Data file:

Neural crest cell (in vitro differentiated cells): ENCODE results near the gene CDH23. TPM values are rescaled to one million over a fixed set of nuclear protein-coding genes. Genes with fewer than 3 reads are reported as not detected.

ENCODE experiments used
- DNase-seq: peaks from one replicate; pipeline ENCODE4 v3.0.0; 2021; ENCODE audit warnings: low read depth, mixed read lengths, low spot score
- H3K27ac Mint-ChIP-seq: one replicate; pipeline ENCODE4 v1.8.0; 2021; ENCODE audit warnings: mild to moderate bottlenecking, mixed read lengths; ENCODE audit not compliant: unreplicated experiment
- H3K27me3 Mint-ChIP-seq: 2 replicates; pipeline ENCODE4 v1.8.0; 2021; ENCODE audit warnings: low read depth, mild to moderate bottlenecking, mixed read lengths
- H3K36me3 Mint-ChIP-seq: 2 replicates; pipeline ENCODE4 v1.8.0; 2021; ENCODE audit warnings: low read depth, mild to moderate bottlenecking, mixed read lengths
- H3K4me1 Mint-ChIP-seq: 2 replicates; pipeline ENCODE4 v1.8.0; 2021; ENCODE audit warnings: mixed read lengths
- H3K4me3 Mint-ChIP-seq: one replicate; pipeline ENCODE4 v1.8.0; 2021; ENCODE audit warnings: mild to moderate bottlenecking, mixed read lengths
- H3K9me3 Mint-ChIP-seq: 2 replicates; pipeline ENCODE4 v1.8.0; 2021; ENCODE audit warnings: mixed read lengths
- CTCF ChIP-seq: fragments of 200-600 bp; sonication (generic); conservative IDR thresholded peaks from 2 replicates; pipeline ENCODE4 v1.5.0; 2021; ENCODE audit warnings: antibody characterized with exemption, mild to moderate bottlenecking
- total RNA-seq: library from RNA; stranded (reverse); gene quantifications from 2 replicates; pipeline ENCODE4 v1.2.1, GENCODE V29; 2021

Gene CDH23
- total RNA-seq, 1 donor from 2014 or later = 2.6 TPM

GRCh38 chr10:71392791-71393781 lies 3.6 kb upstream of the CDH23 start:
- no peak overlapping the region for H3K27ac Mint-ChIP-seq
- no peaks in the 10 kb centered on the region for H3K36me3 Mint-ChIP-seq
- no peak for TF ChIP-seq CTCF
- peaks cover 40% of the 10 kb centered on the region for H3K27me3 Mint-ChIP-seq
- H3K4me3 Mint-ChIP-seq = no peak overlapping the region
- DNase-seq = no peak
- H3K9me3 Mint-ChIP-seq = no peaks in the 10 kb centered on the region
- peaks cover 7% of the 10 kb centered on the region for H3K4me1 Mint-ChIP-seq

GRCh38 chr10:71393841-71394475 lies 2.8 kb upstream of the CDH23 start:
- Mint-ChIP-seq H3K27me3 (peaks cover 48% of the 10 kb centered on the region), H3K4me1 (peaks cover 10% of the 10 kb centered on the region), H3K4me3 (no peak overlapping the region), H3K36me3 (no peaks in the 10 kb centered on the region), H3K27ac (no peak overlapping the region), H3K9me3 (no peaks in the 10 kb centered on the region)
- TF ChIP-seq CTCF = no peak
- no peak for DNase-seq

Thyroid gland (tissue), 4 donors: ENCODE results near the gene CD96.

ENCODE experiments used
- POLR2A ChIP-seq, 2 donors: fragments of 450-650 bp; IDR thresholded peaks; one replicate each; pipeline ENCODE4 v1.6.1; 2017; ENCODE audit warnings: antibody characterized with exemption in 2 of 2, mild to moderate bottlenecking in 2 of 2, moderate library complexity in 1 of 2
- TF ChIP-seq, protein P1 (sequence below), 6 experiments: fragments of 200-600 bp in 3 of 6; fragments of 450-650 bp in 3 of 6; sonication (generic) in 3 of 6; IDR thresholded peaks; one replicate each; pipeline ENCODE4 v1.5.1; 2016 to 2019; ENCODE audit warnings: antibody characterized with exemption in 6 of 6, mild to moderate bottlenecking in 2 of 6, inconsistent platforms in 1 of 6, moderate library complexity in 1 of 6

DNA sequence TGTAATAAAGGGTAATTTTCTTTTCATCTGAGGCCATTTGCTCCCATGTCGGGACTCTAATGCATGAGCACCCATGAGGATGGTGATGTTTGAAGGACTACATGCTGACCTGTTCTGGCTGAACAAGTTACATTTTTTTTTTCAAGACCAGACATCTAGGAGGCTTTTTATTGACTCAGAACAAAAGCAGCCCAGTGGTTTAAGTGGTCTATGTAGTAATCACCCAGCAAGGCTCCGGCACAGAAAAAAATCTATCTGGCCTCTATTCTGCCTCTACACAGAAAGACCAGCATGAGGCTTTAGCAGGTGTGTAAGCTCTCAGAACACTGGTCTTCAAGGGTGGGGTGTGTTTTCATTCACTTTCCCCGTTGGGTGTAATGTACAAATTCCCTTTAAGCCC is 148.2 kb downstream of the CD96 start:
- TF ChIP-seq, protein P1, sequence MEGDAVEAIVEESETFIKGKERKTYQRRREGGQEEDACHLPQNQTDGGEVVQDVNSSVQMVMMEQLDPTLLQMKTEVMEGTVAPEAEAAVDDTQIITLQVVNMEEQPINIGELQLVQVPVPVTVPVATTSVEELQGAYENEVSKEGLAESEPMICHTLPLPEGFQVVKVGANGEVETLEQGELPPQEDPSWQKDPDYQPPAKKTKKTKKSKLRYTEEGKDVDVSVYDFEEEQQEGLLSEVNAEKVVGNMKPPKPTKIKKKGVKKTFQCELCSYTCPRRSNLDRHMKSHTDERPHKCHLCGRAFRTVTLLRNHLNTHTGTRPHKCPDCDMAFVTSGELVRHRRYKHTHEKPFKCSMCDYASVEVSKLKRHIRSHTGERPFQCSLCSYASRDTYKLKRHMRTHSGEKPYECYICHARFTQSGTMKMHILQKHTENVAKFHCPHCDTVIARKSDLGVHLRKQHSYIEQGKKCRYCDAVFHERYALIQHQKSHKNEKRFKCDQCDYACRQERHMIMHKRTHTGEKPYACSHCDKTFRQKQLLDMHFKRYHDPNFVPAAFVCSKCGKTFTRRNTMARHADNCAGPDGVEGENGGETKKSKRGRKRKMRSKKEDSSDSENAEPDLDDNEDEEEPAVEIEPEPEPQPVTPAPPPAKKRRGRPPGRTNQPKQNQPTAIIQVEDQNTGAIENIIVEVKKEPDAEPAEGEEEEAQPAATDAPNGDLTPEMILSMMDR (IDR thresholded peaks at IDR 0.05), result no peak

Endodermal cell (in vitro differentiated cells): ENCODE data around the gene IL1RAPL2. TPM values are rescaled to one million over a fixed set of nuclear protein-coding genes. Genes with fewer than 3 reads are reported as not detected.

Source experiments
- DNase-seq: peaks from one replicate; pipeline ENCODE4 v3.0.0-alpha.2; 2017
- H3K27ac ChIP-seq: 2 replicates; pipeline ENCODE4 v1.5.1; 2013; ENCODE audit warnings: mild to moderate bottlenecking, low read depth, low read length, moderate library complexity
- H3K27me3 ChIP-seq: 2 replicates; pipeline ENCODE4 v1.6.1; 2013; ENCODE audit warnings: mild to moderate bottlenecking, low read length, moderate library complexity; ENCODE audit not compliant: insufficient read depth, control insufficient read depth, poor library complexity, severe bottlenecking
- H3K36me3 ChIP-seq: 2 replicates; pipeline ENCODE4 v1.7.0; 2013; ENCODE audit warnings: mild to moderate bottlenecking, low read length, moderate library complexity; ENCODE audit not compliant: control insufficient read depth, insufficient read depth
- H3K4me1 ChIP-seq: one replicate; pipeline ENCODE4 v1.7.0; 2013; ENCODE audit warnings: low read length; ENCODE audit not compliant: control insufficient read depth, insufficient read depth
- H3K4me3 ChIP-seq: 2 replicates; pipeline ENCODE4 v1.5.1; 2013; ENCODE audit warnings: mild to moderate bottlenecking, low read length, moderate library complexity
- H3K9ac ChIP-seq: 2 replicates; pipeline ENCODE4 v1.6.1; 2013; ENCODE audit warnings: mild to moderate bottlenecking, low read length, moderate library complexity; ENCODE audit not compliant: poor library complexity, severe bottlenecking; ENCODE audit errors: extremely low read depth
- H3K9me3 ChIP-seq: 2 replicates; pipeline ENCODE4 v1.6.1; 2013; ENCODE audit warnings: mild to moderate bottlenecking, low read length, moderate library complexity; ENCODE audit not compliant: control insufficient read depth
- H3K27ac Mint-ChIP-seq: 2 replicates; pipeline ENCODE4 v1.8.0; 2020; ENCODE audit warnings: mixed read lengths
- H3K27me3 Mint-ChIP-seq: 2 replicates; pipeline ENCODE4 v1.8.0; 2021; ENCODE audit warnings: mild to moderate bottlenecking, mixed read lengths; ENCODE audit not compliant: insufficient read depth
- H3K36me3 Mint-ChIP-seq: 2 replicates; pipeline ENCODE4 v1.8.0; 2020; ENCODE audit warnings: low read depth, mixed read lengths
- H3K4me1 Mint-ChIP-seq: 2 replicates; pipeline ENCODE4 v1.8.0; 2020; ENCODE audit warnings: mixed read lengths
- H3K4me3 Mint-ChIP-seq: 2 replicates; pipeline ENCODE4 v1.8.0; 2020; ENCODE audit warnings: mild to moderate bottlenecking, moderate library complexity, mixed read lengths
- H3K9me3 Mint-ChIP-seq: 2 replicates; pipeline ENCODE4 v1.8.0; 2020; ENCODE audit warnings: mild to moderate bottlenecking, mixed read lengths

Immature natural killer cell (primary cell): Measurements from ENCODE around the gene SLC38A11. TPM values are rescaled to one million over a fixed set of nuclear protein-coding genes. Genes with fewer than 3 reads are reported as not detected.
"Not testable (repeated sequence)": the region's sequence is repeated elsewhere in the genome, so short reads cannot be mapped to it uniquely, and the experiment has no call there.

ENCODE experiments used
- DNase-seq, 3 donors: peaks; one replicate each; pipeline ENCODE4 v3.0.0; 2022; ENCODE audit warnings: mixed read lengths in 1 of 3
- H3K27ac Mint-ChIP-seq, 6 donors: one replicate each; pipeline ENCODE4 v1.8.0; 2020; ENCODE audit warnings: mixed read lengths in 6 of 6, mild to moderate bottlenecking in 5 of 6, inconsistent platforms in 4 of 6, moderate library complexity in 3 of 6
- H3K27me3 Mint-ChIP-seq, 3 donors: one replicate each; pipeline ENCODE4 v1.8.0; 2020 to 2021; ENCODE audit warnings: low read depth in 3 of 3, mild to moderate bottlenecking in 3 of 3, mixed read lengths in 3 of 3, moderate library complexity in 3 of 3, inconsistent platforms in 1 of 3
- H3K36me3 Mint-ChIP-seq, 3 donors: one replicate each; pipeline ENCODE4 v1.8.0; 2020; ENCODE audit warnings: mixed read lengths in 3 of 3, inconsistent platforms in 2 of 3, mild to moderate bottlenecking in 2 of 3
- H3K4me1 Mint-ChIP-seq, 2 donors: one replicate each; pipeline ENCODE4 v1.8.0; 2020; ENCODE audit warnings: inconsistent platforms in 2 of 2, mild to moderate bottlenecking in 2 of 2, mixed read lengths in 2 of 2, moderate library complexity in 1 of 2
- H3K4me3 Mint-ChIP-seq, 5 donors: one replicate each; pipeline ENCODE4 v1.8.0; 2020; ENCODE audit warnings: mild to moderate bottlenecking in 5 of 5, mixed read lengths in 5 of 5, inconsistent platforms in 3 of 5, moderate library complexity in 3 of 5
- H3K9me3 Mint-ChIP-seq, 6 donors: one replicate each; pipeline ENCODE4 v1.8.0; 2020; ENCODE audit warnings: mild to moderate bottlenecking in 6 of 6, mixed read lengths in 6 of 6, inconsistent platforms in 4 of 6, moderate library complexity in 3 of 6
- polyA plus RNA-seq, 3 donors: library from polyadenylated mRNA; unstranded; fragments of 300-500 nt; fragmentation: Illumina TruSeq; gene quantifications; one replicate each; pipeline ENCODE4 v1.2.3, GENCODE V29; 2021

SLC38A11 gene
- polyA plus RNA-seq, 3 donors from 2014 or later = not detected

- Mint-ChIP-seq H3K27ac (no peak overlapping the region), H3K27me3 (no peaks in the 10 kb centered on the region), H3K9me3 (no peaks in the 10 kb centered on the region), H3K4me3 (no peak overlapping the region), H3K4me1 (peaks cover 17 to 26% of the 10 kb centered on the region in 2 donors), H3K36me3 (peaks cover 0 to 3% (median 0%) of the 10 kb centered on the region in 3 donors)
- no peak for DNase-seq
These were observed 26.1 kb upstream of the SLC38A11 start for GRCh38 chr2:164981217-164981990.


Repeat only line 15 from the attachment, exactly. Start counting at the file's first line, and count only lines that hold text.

- no peak overlapping the region for H3K27ac Mint-ChIP-seq